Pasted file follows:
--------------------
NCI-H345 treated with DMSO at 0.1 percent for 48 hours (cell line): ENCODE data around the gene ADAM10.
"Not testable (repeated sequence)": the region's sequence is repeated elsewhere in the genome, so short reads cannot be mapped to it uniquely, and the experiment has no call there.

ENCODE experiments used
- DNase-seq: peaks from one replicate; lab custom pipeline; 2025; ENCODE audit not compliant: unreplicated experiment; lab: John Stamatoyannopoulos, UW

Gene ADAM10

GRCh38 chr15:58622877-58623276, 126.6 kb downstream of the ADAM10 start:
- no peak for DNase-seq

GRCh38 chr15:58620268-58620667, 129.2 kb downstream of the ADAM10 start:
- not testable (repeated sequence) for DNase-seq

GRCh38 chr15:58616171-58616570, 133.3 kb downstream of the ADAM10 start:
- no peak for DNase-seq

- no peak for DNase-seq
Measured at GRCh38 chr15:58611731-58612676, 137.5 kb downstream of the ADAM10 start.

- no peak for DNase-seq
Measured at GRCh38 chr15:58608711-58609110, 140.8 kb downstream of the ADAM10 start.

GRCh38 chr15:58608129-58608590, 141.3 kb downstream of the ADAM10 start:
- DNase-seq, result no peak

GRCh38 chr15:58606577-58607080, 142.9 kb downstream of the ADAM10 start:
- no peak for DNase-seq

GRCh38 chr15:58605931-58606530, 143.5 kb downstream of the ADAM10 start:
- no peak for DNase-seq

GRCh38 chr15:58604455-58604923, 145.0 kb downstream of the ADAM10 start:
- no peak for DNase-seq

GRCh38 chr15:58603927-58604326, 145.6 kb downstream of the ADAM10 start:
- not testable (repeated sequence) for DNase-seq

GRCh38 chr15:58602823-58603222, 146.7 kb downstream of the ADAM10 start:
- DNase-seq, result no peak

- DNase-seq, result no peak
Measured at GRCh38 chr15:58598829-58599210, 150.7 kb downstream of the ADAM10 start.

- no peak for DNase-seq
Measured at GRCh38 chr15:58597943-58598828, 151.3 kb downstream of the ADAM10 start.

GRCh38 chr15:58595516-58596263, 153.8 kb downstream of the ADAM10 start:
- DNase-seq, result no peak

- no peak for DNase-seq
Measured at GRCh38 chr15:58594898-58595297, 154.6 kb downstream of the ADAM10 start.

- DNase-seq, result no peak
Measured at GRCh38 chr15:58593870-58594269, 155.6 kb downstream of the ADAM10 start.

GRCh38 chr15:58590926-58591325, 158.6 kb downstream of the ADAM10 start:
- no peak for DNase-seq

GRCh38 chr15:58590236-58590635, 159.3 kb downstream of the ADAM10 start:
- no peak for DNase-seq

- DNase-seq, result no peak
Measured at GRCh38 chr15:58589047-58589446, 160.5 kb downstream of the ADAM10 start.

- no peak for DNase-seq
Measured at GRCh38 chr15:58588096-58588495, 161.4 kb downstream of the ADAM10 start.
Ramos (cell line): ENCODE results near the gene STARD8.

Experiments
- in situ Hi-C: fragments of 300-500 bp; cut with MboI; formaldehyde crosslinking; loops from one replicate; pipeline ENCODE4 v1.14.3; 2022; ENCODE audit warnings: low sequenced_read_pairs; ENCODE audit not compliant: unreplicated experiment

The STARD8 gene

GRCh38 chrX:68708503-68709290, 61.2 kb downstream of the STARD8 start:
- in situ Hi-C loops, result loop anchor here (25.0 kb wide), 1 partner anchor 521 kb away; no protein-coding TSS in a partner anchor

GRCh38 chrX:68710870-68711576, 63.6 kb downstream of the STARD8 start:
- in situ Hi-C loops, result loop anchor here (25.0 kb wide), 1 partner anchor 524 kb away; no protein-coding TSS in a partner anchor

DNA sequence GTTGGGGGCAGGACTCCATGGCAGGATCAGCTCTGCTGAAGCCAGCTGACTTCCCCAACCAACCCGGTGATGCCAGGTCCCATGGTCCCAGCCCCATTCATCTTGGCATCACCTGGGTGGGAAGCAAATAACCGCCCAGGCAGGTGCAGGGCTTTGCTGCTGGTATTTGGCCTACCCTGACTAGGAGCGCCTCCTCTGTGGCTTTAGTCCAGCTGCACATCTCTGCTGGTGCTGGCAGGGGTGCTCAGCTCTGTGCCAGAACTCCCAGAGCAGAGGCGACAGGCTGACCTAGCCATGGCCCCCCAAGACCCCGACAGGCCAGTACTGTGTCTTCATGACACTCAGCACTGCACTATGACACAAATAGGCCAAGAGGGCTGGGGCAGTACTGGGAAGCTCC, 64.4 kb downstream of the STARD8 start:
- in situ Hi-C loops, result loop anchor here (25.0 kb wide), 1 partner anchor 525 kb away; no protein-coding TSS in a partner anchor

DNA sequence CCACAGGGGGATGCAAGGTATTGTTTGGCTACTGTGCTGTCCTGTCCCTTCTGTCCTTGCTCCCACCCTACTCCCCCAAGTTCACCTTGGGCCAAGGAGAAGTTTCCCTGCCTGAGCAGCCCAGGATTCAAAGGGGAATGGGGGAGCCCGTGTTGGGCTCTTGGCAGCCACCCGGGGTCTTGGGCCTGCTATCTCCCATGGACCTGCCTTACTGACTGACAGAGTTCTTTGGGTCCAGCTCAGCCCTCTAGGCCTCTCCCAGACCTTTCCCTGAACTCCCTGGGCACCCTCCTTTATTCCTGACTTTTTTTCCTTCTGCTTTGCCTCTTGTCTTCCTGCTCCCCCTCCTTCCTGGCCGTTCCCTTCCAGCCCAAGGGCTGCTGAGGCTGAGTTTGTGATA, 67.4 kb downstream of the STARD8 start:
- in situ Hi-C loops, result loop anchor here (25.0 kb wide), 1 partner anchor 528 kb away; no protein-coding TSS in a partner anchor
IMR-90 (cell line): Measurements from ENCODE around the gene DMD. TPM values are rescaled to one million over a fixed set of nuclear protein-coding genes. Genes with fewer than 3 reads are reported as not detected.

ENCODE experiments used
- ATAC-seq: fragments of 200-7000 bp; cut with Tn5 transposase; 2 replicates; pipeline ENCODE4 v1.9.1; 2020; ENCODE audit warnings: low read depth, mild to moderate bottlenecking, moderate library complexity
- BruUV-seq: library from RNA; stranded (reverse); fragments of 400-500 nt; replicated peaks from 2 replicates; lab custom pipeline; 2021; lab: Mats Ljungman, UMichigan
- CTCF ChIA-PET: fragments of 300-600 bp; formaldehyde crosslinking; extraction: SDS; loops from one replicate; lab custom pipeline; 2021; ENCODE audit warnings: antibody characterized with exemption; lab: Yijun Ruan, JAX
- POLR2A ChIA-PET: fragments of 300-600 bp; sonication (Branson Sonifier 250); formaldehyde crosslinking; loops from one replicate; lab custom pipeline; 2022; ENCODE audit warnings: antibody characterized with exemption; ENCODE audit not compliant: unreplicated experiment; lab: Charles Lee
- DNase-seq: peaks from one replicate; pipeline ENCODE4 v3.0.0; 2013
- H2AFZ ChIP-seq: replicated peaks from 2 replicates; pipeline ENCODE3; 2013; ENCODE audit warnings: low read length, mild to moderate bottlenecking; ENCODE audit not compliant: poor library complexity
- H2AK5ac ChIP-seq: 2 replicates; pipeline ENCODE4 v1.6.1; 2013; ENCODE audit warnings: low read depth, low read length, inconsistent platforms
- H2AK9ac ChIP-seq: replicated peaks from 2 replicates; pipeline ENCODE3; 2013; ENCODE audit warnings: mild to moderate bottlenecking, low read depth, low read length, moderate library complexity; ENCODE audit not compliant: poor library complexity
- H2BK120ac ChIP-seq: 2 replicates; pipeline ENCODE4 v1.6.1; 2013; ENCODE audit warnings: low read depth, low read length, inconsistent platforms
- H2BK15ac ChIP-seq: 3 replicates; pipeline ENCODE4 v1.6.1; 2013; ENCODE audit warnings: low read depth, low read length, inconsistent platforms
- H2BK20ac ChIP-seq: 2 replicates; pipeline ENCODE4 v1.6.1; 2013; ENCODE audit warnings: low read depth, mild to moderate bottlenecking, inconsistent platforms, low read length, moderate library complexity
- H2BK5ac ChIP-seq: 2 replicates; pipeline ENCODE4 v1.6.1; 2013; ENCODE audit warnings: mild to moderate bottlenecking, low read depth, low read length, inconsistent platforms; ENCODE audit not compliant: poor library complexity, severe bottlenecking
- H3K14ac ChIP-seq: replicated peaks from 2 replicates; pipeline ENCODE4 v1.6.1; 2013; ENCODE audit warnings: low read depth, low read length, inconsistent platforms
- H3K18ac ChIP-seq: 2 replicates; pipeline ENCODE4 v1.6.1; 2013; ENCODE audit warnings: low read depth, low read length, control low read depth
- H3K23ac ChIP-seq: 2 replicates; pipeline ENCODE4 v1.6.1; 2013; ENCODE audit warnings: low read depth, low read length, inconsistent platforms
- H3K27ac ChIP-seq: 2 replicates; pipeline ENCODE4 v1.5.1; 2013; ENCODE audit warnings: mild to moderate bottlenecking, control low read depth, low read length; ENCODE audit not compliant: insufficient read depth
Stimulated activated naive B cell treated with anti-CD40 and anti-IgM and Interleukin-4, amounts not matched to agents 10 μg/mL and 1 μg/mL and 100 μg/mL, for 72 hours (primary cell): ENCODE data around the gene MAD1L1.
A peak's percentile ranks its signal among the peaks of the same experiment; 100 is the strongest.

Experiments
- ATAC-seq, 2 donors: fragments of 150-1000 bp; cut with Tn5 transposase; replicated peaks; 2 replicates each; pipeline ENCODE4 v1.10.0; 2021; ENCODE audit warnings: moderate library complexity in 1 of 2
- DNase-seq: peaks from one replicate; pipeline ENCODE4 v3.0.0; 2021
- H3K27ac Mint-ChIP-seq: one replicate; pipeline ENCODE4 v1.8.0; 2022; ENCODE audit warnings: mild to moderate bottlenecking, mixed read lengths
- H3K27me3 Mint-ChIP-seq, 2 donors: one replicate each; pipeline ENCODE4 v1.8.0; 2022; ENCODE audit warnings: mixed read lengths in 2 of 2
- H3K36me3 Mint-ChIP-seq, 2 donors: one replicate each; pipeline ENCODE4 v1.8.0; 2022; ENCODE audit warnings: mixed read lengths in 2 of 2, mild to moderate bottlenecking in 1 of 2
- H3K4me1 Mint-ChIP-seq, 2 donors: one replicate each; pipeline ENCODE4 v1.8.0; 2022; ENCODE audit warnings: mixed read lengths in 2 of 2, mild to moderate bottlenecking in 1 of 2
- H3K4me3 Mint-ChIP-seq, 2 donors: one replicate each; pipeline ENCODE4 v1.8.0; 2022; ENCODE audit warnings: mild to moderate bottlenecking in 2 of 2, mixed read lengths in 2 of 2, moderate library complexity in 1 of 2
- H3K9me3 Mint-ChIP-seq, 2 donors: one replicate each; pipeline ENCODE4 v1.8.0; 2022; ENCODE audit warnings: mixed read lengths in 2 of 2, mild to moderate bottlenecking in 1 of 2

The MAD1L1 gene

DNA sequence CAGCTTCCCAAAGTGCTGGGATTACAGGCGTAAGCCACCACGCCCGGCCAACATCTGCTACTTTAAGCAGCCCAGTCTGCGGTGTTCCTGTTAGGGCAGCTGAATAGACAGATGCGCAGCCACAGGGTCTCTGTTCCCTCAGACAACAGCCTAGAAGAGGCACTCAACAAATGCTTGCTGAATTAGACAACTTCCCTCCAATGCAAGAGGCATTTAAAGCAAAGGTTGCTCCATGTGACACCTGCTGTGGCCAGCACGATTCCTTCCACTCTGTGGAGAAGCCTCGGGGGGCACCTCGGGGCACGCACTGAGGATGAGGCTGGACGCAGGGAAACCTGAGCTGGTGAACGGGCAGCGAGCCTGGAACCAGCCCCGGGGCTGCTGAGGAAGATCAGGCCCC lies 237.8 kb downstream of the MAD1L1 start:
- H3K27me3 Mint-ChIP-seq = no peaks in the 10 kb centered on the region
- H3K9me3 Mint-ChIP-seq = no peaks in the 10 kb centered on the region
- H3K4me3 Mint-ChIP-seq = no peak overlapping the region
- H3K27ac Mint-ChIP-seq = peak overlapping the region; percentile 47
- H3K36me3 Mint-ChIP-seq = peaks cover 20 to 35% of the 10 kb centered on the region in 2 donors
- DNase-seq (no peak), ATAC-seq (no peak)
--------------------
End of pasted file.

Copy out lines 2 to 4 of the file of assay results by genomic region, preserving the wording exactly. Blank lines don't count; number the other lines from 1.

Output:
"Not testable (repeated sequence)": the region's sequence is repeated elsewhere in the genome, so short reads cannot be mapped to it uniquely, and the experiment has no call there.

ENCODE experiments used
- DNase-seq: peaks from one replicate; lab custom pipeline; 2025; ENCODE audit not compliant: unreplicated experiment; lab: John Stamatoyannopoulos, UW